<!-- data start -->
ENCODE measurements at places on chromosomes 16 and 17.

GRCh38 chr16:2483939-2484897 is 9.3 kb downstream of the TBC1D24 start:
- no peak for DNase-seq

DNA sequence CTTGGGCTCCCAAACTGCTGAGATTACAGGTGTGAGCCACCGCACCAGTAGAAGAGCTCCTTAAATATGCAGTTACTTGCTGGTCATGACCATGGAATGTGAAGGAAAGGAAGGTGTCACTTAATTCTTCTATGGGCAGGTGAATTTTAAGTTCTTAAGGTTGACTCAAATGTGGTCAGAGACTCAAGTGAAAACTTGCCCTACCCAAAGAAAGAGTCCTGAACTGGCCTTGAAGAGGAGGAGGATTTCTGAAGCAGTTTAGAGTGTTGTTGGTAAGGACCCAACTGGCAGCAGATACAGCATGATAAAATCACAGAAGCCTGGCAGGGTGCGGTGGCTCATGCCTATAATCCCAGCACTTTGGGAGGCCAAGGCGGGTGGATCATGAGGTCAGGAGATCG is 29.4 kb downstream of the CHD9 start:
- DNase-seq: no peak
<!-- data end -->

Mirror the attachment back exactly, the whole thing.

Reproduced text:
ENCODE measurements at places on chromosomes 16 and 17.

GRCh38 chr16:2483939-2484897 is 9.3 kb downstream of the TBC1D24 start:
- no peak for DNase-seq

DNA sequence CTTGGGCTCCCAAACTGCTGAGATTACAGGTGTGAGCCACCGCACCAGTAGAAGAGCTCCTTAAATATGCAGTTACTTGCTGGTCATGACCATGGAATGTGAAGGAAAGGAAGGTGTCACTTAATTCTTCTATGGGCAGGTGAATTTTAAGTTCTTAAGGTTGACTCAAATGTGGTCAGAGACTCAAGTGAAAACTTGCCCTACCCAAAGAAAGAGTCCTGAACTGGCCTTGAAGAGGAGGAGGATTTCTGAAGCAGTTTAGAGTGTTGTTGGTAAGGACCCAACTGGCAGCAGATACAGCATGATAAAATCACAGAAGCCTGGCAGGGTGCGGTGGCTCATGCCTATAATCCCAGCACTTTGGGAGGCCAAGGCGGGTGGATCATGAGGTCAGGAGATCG is 29.4 kb downstream of the CHD9 start:
- DNase-seq: no peak